In her expert opinion, it never hurts to do some research. You never know what you could find out – an item you want may be being sold for a lower price than normally at other retailers. Don’t narrow your scope to just one or two brands carrying your item and ignore the pressure of the time crunch imposed on you. Looking into your options isn’t as time-consuming as you may think with the number of price matching websites and apps out there like Price.com.
“For those of us who are shopping for tech, it’s likely that on Cyber Monday you will see some deals that are even better than the discounts offered on Black Friday. However, it’s worth bearing in mind that the most popular products may already have sold out by then,” Warb proclaimed. “If you’re happy to wait longer to secure a better deal, retailers also often offer very high discounts in the post-Christmas sales - but if you’re shopping for something you really want anyway, the Black Friday discounts might make it worth your while to buy sooner.”
Warb and Bola Sokunbi, creator of Clever Girl Finance, labelled tech (mobile phones, TVs, other electronics) as one of, if not the most popular, line of products that people tend to spend their money on during Black Friday, with cheap TVs being bought unnecessarily so. Though a lower rate for a flat screen seems like deal too good to pass up, taking note of the brand, model, and edition is important because a television is meant to be an item you hopefully only buy once, but a cheaper one could mean it’s prone to problems.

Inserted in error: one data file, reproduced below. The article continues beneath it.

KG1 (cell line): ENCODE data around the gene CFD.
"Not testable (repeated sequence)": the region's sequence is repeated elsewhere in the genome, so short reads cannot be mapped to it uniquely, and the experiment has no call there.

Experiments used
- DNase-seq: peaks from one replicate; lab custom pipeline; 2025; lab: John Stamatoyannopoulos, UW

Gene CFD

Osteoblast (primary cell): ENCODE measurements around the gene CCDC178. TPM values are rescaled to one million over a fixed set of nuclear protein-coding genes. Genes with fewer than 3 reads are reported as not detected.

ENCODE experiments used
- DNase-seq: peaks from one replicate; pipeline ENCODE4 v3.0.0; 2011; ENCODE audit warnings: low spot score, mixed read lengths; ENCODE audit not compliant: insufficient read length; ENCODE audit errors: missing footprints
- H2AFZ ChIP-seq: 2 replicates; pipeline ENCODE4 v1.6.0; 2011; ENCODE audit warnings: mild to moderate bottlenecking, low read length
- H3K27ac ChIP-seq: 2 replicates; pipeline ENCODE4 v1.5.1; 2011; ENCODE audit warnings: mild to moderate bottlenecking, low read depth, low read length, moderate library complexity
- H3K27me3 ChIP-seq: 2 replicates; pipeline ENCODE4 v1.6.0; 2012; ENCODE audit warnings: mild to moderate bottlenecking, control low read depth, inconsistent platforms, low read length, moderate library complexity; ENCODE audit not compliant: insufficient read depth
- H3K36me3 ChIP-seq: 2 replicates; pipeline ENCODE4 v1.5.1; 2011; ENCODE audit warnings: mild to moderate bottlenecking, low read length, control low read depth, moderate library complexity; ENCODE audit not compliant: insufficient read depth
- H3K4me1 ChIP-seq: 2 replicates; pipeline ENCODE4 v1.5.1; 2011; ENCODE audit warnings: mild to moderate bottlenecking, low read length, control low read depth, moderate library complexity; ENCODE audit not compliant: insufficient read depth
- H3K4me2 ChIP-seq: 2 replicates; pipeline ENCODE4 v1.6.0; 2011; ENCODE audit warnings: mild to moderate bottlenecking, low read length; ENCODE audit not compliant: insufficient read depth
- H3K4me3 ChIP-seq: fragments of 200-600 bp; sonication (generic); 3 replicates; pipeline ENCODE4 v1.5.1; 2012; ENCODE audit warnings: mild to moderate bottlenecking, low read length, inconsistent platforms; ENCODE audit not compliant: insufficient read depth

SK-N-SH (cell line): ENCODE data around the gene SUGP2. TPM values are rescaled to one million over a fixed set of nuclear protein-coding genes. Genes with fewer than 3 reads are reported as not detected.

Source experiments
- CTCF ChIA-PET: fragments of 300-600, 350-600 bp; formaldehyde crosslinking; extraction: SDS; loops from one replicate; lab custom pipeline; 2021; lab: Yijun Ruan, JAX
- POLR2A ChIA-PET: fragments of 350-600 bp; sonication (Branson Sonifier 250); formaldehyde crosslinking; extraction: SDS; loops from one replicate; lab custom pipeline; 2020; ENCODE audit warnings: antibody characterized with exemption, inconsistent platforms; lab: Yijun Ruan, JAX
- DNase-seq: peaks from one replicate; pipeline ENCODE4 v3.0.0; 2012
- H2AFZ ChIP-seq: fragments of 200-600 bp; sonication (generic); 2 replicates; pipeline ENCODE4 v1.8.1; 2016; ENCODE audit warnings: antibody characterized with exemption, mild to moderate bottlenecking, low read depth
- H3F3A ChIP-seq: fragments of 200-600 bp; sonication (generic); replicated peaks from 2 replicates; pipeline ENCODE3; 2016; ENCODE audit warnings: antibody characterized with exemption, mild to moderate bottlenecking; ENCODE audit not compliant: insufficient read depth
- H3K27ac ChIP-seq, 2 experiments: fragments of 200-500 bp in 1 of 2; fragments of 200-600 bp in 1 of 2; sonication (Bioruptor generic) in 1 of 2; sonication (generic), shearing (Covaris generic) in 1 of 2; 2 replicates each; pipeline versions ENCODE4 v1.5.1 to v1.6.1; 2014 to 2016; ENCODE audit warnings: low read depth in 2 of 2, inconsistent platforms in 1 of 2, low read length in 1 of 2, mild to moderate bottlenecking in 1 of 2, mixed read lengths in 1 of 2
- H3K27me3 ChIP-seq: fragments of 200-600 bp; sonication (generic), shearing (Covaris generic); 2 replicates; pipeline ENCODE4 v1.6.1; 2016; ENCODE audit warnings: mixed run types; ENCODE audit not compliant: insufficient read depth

“Some deals that are usually not worth it include furniture, mattresses and super cheap TVs from random brands. While furniture and mattresses are likely to be on sale for Black Friday, it isn’t the only time during the year that there will be a big sale,” Sokunbi said. “In addition, you usually want to keep TVs long-term, so buying one that isn’t the best brand could mean getting a cheaper product that breaks quickly.”
And, how do we avoid the admittedly convincing fraud ads?
Warb, along with Dinich, are encouraging consumers to read their emails carefully, proceeding with caution before they input their card information this Black Friday.
“Around Black Friday, you might see an uptake in scam marketing emails, which attempt to trick you by imitating retailers,” Warb told The Independent. “While these emails might encourage you to ‘hurry’ and ‘buy now’, be sure to take a close look at the email address and check that it is coming from a reputable source.”